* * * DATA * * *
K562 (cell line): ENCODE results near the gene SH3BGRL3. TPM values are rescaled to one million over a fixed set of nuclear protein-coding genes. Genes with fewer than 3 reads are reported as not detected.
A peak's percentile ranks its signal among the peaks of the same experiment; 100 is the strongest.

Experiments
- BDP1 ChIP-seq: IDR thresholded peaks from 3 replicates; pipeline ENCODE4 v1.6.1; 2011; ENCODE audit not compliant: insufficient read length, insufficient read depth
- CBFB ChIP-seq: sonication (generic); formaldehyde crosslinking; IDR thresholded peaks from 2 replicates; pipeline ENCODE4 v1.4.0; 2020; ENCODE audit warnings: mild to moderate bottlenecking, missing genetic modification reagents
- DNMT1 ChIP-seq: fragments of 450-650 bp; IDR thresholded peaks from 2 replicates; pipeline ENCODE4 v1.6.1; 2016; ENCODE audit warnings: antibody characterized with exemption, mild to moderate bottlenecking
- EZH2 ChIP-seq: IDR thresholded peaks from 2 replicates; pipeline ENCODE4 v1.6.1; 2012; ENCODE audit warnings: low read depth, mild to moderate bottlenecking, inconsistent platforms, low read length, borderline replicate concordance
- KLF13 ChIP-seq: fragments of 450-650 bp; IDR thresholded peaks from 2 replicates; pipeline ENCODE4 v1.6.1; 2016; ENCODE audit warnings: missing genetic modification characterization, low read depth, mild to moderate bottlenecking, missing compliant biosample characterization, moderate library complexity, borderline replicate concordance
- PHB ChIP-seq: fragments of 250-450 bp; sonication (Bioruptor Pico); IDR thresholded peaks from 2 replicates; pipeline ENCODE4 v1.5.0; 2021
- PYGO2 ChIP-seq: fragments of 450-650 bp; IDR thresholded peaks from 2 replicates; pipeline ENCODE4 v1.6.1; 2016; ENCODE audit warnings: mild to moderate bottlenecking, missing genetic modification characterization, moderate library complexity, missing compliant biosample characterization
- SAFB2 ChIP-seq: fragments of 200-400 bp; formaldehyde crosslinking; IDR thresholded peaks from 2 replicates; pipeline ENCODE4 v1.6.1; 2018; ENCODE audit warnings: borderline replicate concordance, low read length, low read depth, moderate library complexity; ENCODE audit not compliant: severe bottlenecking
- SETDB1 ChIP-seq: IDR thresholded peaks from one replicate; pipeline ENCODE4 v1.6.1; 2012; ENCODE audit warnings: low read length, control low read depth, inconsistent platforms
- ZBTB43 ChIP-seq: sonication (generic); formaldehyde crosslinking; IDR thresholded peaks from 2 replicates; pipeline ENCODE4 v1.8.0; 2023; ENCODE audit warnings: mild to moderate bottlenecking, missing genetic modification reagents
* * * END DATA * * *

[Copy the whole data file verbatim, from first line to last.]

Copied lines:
K562 (cell line): ENCODE results near the gene SH3BGRL3. TPM values are rescaled to one million over a fixed set of nuclear protein-coding genes. Genes with fewer than 3 reads are reported as not detected.
A peak's percentile ranks its signal among the peaks of the same experiment; 100 is the strongest.

Experiments
- BDP1 ChIP-seq: IDR thresholded peaks from 3 replicates; pipeline ENCODE4 v1.6.1; 2011; ENCODE audit not compliant: insufficient read length, insufficient read depth
- CBFB ChIP-seq: sonication (generic); formaldehyde crosslinking; IDR thresholded peaks from 2 replicates; pipeline ENCODE4 v1.4.0; 2020; ENCODE audit warnings: mild to moderate bottlenecking, missing genetic modification reagents
- DNMT1 ChIP-seq: fragments of 450-650 bp; IDR thresholded peaks from 2 replicates; pipeline ENCODE4 v1.6.1; 2016; ENCODE audit warnings: antibody characterized with exemption, mild to moderate bottlenecking
- EZH2 ChIP-seq: IDR thresholded peaks from 2 replicates; pipeline ENCODE4 v1.6.1; 2012; ENCODE audit warnings: low read depth, mild to moderate bottlenecking, inconsistent platforms, low read length, borderline replicate concordance
- KLF13 ChIP-seq: fragments of 450-650 bp; IDR thresholded peaks from 2 replicates; pipeline ENCODE4 v1.6.1; 2016; ENCODE audit warnings: missing genetic modification characterization, low read depth, mild to moderate bottlenecking, missing compliant biosample characterization, moderate library complexity, borderline replicate concordance
- PHB ChIP-seq: fragments of 250-450 bp; sonication (Bioruptor Pico); IDR thresholded peaks from 2 replicates; pipeline ENCODE4 v1.5.0; 2021
- PYGO2 ChIP-seq: fragments of 450-650 bp; IDR thresholded peaks from 2 replicates; pipeline ENCODE4 v1.6.1; 2016; ENCODE audit warnings: mild to moderate bottlenecking, missing genetic modification characterization, moderate library complexity, missing compliant biosample characterization
- SAFB2 ChIP-seq: fragments of 200-400 bp; formaldehyde crosslinking; IDR thresholded peaks from 2 replicates; pipeline ENCODE4 v1.6.1; 2018; ENCODE audit warnings: borderline replicate concordance, low read length, low read depth, moderate library complexity; ENCODE audit not compliant: severe bottlenecking
- SETDB1 ChIP-seq: IDR thresholded peaks from one replicate; pipeline ENCODE4 v1.6.1; 2012; ENCODE audit warnings: low read length, control low read depth, inconsistent platforms
- ZBTB43 ChIP-seq: sonication (generic); formaldehyde crosslinking; IDR thresholded peaks from 2 replicates; pipeline ENCODE4 v1.8.0; 2023; ENCODE audit warnings: mild to moderate bottlenecking, missing genetic modification reagents